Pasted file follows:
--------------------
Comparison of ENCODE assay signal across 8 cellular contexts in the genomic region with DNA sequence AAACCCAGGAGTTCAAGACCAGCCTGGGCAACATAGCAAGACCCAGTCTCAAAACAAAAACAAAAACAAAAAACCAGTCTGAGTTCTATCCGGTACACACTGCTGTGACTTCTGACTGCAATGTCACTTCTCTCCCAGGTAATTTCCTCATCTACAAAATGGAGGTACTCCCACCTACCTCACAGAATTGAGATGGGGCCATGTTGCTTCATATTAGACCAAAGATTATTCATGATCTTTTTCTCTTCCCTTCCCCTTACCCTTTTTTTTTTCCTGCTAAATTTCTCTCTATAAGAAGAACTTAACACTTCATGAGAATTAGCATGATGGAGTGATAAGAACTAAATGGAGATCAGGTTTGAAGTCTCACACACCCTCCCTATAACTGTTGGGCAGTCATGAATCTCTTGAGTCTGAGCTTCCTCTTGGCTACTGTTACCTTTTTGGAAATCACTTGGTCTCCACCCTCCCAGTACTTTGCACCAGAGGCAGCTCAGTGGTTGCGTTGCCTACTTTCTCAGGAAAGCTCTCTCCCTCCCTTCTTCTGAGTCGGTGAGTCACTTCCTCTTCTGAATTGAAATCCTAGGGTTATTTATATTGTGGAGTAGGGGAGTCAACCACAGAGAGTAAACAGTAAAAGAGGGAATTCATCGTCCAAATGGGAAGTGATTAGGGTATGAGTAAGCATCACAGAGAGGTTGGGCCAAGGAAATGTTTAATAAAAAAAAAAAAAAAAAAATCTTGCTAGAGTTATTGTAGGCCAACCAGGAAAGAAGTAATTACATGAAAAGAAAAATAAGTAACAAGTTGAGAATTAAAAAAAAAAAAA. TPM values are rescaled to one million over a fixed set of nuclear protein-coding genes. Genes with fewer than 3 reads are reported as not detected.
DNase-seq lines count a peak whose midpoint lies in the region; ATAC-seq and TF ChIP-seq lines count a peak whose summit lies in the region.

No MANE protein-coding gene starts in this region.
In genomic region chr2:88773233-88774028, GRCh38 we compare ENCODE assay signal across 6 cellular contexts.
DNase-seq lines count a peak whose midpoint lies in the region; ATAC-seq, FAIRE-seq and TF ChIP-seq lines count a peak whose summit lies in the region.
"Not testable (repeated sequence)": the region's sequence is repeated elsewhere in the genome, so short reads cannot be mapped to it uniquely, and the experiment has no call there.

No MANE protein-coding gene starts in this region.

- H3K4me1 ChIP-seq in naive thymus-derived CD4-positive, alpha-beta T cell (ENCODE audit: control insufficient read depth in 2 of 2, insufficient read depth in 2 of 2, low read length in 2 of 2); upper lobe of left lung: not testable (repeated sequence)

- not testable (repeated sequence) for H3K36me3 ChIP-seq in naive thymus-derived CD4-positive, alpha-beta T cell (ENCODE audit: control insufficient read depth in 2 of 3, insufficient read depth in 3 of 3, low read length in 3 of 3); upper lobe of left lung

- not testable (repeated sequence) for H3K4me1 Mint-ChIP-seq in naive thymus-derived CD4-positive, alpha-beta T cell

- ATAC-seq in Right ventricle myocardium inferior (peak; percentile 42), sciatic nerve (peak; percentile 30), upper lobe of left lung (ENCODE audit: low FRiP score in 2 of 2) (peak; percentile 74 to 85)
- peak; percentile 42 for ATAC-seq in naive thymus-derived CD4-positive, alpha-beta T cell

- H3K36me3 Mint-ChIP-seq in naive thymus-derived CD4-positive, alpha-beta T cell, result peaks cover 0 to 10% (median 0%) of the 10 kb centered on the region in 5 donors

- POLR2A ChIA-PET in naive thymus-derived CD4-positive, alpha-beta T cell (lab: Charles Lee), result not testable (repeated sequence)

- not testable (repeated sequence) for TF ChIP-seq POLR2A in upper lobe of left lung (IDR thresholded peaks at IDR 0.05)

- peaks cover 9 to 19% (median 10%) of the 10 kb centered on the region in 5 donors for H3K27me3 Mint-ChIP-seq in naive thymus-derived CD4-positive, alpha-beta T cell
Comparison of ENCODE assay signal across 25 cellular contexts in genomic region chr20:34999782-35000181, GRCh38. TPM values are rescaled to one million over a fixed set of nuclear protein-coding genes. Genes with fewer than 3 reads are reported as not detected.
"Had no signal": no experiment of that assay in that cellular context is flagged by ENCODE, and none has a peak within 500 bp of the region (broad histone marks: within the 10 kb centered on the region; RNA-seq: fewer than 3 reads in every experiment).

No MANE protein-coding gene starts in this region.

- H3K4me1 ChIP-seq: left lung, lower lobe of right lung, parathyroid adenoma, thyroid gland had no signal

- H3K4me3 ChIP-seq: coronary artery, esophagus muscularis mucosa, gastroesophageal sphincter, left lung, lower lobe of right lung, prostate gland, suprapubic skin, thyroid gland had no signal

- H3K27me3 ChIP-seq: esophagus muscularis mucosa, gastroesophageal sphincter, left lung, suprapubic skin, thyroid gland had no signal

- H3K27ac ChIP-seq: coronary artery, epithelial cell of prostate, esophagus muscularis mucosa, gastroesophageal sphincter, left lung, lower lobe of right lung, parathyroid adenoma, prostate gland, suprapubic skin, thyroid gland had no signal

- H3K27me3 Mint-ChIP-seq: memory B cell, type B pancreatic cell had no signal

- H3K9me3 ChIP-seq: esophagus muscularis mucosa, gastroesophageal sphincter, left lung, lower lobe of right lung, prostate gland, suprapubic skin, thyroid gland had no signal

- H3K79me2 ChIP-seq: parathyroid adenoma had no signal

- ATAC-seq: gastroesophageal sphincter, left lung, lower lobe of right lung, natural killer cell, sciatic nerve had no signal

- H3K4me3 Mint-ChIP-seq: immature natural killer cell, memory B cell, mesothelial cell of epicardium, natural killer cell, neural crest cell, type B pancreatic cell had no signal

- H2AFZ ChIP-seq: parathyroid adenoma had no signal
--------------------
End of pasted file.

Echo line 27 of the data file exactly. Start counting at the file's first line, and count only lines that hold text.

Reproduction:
- ATAC-seq: gastroesophageal sphincter, left lung, lower lobe of right lung, natural killer cell, sciatic nerve had no signal